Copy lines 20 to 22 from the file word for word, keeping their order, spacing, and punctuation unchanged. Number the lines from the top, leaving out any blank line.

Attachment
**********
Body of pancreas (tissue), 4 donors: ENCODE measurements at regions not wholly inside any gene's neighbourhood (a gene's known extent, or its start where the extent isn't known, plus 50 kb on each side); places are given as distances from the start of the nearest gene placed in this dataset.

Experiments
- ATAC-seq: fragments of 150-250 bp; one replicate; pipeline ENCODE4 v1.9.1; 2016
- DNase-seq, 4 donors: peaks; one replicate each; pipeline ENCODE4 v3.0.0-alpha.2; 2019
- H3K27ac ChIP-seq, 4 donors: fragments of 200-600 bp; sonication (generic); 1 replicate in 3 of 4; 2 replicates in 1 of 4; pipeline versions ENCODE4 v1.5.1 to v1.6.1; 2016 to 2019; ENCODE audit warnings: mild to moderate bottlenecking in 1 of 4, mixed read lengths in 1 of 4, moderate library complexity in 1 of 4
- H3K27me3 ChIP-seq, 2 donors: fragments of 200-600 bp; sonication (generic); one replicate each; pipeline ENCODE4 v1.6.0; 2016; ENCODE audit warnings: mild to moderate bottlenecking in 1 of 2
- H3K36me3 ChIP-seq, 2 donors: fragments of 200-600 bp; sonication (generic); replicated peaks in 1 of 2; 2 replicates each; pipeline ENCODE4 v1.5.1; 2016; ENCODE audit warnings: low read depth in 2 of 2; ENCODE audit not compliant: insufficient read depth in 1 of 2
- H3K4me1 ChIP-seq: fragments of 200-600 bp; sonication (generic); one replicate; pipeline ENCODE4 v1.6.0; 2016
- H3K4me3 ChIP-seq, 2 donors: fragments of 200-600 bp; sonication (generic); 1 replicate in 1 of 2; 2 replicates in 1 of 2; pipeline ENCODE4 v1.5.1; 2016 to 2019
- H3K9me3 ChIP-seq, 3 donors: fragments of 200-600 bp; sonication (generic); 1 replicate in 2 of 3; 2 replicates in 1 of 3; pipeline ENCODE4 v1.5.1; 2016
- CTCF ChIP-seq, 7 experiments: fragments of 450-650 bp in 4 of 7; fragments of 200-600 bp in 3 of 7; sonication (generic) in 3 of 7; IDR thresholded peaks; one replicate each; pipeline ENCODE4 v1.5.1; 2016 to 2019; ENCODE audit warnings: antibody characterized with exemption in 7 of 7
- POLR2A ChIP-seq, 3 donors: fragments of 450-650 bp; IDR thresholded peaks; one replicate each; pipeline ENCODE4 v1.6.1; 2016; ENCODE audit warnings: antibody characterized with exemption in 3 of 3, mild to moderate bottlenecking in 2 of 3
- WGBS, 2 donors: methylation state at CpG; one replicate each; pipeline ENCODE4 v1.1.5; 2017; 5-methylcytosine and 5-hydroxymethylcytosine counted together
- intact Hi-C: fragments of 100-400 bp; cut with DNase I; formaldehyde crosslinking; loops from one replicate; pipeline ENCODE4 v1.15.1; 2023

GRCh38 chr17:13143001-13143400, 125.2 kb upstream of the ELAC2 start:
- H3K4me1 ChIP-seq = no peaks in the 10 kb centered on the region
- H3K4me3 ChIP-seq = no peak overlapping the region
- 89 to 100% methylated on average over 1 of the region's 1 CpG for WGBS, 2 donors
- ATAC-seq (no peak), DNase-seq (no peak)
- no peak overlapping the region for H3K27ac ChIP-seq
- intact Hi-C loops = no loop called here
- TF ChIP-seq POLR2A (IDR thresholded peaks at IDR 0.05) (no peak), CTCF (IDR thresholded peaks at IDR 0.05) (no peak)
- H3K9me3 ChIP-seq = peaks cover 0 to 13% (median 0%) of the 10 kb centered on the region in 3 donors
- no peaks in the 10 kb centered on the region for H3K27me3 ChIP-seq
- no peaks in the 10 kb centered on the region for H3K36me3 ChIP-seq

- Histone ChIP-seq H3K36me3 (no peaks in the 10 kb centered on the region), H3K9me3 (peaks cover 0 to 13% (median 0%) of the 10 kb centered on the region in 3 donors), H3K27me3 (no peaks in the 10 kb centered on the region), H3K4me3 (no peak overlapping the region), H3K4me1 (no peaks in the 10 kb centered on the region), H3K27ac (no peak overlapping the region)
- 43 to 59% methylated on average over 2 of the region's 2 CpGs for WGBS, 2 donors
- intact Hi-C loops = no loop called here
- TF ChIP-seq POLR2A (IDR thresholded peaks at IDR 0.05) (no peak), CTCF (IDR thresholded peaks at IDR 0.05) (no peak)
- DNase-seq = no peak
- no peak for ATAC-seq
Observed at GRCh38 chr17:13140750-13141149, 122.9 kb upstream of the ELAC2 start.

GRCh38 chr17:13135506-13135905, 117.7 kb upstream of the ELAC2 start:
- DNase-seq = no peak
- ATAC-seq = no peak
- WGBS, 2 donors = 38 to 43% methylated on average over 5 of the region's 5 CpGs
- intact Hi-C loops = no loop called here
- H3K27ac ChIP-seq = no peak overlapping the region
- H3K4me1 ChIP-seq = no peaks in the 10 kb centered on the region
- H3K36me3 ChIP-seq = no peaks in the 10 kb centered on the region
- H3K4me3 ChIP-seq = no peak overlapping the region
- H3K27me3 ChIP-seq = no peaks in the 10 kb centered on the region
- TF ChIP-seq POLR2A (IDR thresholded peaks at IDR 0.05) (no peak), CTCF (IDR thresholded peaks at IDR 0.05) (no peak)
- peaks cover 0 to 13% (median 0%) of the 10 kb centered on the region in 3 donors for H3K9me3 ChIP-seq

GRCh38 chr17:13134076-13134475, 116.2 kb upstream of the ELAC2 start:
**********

- no peak overlapping the region for H3K27ac ChIP-seq
- intact Hi-C loops = no loop called here
- TF ChIP-seq POLR2A (IDR thresholded peaks at IDR 0.05) (no peak), CTCF (IDR thresholded peaks at IDR 0.05) (no peak)